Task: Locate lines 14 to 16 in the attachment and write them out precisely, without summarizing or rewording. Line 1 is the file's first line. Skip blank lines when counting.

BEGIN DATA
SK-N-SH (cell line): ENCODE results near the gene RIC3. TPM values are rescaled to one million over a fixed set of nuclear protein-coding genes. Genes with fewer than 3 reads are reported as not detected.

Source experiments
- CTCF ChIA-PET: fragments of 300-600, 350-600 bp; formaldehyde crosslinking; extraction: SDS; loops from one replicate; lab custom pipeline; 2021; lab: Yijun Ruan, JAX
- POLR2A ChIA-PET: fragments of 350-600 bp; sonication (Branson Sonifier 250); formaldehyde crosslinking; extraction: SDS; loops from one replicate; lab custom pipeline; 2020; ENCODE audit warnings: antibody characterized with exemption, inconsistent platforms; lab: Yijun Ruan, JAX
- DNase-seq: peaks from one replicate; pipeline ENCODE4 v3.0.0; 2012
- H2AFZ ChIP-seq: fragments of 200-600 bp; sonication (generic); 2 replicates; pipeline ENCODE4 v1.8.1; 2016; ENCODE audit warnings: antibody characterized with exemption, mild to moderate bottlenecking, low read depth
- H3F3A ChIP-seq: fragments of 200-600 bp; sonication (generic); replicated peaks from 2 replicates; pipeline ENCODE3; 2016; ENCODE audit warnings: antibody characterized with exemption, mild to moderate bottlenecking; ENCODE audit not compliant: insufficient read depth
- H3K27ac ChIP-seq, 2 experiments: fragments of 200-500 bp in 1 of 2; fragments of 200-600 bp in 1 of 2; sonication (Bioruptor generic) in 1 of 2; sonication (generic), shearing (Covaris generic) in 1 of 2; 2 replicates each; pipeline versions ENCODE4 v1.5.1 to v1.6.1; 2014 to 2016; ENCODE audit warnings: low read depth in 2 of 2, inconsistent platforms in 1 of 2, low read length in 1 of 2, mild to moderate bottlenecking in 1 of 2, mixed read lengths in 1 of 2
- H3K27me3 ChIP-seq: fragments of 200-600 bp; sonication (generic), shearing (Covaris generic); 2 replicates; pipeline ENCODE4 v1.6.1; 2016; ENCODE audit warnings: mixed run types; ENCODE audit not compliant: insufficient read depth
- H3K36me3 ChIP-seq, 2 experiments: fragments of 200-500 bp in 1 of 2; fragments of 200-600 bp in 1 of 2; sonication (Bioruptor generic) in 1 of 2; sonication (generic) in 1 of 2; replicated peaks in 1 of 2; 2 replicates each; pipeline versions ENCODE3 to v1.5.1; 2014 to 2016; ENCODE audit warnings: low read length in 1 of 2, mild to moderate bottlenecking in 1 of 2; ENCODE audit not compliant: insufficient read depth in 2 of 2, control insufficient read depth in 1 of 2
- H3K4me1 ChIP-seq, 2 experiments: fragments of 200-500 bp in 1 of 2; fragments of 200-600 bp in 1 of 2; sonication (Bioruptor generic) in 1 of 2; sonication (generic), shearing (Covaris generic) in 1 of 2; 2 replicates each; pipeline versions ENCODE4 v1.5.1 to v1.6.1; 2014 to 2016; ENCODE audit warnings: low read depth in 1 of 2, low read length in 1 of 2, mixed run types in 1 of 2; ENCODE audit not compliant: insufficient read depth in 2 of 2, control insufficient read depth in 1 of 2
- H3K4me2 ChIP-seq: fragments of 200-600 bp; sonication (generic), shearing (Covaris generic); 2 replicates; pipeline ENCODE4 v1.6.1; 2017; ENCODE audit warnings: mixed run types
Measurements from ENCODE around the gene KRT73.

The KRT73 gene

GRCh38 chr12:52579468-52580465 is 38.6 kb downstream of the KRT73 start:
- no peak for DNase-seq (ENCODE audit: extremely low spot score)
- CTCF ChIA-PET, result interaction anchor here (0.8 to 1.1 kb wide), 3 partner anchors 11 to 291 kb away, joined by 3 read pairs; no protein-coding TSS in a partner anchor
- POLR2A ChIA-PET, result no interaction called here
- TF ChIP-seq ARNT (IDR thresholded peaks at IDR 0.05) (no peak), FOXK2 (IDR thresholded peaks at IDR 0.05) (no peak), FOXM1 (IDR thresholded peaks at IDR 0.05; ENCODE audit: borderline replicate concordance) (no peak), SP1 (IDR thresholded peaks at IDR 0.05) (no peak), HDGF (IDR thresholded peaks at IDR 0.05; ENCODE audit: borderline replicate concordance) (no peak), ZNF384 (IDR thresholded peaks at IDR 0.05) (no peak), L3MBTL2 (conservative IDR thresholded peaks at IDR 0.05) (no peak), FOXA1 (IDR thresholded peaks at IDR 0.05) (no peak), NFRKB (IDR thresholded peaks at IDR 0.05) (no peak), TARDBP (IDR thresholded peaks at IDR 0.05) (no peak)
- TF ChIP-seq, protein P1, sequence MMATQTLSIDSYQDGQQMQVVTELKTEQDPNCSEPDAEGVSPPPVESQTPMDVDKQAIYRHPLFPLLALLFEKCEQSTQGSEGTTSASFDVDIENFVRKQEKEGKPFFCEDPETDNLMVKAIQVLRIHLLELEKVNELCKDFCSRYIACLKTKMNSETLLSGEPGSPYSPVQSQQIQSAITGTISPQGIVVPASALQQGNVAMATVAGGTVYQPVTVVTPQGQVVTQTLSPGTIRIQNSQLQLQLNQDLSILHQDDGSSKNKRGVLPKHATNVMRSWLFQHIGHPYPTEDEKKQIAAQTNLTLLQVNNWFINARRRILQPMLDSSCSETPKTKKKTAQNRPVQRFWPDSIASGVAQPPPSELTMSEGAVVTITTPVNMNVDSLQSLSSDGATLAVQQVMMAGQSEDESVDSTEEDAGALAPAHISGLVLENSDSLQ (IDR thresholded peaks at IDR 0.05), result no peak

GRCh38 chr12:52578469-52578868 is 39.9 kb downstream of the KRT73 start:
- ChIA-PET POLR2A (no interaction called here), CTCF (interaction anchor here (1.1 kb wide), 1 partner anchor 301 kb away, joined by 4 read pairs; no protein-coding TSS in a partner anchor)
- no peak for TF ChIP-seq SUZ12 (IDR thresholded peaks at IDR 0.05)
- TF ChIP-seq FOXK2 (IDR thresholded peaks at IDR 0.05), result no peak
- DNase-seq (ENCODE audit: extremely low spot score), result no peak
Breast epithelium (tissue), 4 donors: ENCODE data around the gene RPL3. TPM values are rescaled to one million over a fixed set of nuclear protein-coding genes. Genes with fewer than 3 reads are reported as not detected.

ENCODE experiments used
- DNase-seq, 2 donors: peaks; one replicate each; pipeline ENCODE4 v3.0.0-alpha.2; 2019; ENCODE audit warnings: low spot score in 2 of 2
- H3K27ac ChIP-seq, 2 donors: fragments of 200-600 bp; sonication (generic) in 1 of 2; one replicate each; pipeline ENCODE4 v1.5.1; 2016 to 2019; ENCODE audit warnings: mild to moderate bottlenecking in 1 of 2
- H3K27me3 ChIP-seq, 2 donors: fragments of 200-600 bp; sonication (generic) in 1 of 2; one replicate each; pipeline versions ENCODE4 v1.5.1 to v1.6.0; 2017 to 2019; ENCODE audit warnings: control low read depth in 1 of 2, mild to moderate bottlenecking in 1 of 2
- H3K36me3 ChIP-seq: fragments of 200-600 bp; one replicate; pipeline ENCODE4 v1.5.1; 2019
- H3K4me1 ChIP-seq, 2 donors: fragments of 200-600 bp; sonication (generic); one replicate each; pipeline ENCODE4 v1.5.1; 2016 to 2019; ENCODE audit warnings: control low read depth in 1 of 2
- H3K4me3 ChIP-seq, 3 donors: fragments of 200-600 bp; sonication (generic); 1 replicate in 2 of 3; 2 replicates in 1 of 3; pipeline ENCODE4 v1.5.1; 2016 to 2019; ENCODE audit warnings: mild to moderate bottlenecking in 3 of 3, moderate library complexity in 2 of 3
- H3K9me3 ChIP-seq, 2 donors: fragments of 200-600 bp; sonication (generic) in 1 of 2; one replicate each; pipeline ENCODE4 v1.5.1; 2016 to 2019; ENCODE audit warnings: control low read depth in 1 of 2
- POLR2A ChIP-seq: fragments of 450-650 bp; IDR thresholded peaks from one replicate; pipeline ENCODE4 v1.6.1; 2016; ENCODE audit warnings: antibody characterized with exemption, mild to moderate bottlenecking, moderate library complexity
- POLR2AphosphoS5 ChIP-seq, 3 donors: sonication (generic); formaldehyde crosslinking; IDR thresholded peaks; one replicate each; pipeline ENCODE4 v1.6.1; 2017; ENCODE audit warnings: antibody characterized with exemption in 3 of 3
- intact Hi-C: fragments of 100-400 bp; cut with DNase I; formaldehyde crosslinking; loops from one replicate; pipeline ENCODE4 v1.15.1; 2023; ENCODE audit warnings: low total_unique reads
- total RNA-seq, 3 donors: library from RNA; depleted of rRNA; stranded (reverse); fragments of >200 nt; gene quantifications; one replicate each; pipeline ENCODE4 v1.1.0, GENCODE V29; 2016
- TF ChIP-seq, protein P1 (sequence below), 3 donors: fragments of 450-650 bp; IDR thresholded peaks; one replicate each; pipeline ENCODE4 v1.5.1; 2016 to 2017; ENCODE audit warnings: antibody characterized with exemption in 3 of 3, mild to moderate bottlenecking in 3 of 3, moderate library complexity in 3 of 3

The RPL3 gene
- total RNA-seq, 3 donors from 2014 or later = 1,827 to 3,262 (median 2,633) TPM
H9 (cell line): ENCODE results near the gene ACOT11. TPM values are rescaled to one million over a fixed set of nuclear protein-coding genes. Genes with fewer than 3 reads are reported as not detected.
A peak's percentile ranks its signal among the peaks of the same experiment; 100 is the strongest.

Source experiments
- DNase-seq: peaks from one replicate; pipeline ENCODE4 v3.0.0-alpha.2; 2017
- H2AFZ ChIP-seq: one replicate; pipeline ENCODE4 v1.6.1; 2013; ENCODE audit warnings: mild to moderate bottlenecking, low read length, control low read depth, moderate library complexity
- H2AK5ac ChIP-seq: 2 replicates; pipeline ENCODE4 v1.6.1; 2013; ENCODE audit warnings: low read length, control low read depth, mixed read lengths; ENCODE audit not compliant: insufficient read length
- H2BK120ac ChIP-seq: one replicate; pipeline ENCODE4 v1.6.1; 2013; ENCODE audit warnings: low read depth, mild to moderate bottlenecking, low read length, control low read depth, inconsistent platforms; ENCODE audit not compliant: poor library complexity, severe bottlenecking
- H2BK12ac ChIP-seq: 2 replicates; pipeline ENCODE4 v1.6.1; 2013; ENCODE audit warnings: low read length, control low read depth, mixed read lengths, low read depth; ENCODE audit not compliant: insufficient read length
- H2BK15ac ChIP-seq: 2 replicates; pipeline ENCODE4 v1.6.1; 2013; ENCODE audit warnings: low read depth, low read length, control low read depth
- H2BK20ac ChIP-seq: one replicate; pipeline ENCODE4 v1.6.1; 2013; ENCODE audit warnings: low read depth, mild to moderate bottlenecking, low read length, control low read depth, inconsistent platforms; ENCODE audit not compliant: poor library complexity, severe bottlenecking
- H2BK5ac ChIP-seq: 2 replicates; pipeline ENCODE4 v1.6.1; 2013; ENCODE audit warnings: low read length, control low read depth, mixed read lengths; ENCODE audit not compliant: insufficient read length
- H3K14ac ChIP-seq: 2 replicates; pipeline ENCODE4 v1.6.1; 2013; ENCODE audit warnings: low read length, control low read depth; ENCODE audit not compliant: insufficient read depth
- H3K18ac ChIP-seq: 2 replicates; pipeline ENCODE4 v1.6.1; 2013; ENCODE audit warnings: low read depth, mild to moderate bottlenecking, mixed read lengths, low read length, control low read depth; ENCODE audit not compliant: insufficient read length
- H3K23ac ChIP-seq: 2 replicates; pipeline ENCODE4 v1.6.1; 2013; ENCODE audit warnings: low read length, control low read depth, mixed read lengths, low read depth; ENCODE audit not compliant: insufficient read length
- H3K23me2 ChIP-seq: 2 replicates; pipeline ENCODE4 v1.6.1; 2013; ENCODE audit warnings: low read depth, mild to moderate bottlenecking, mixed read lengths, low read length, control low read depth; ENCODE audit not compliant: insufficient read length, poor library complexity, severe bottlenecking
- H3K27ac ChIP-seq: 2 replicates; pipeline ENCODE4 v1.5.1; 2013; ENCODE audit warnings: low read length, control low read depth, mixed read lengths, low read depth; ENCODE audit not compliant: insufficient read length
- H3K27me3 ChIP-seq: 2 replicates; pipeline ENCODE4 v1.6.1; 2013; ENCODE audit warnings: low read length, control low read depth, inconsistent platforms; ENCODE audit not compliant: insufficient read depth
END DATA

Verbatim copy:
The KRT73 gene

GRCh38 chr12:52579468-52580465 is 38.6 kb downstream of the KRT73 start:
- no peak for DNase-seq (ENCODE audit: extremely low spot score)